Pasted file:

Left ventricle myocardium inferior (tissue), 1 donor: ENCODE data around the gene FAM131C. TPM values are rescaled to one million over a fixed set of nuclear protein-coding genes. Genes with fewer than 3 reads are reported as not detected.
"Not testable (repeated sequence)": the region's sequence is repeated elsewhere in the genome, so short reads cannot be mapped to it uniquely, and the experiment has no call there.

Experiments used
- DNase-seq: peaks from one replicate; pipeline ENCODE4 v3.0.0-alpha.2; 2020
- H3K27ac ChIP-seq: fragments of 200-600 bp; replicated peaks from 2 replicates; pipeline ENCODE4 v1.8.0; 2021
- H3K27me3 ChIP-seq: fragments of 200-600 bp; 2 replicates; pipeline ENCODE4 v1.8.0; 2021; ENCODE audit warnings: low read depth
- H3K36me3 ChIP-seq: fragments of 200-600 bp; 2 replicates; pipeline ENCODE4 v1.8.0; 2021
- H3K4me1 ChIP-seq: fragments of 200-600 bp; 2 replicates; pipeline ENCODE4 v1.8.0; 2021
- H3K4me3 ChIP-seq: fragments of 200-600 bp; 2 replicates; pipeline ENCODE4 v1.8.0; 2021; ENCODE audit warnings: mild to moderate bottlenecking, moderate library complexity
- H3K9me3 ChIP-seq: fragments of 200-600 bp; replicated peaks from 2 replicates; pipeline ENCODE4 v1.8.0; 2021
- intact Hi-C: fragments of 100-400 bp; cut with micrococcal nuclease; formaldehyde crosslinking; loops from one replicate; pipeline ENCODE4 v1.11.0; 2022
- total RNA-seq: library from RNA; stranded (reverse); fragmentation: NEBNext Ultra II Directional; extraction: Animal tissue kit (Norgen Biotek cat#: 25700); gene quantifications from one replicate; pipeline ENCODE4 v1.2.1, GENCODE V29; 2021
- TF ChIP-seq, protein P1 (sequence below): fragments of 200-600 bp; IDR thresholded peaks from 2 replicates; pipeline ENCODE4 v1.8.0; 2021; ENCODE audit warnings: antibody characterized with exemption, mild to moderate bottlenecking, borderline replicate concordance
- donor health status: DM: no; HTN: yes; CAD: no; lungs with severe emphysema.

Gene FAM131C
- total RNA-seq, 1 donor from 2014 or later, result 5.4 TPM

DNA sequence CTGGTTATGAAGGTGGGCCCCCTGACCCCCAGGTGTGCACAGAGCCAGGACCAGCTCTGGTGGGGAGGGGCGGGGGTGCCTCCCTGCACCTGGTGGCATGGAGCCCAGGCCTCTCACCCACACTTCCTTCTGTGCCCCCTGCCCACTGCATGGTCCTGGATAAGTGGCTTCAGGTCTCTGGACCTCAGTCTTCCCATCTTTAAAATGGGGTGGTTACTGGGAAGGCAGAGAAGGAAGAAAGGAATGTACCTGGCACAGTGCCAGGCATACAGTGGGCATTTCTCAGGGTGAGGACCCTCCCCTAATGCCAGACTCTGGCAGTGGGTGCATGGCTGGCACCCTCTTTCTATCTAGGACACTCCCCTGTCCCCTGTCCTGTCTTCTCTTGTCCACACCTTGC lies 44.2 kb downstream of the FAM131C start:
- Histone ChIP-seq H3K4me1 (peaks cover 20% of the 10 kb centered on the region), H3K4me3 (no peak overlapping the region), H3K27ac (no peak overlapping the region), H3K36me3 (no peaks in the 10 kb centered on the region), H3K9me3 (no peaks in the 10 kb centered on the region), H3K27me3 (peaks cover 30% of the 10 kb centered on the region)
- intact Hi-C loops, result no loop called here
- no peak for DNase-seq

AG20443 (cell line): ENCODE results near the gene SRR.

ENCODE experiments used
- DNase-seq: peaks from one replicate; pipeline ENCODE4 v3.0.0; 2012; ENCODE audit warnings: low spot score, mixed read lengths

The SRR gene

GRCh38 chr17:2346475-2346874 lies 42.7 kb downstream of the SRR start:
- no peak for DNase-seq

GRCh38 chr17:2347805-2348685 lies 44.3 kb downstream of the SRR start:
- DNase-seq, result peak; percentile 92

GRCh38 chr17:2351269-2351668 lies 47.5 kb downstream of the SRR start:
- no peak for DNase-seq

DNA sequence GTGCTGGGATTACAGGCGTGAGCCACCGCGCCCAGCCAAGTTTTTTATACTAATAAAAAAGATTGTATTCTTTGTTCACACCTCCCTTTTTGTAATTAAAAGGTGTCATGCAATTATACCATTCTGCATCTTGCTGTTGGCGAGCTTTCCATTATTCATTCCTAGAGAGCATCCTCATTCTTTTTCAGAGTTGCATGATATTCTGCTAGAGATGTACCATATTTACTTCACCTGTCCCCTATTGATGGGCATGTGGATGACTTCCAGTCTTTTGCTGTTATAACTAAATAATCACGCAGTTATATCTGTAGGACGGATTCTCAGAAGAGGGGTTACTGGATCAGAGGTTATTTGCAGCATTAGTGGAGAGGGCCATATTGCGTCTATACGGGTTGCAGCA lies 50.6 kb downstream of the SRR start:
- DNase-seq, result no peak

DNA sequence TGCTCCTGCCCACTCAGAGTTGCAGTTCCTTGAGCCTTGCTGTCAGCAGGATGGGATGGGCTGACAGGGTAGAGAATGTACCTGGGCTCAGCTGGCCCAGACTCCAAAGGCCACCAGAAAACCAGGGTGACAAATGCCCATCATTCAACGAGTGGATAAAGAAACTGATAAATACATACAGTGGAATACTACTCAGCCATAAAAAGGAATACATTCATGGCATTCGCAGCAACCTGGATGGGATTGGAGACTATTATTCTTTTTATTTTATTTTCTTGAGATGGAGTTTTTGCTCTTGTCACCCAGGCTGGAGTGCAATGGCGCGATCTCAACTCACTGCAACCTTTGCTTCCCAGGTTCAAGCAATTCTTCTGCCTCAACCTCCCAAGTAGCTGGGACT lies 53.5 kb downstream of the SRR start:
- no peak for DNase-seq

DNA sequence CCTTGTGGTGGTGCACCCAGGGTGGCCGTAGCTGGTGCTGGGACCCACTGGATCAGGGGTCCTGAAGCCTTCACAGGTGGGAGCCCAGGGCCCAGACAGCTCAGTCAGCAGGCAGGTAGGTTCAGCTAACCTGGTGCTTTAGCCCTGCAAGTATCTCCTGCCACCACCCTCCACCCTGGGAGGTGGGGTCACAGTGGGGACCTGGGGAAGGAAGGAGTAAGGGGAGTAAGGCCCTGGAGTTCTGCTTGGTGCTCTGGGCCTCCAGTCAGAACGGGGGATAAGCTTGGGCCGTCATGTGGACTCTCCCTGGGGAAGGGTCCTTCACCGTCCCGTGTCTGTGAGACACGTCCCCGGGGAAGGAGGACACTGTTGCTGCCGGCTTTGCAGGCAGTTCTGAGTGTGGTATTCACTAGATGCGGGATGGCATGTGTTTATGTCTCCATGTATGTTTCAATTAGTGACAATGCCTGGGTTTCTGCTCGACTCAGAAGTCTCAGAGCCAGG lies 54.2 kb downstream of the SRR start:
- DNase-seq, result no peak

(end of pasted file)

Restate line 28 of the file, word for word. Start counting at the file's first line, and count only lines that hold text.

- DNase-seq, result peak; percentile 92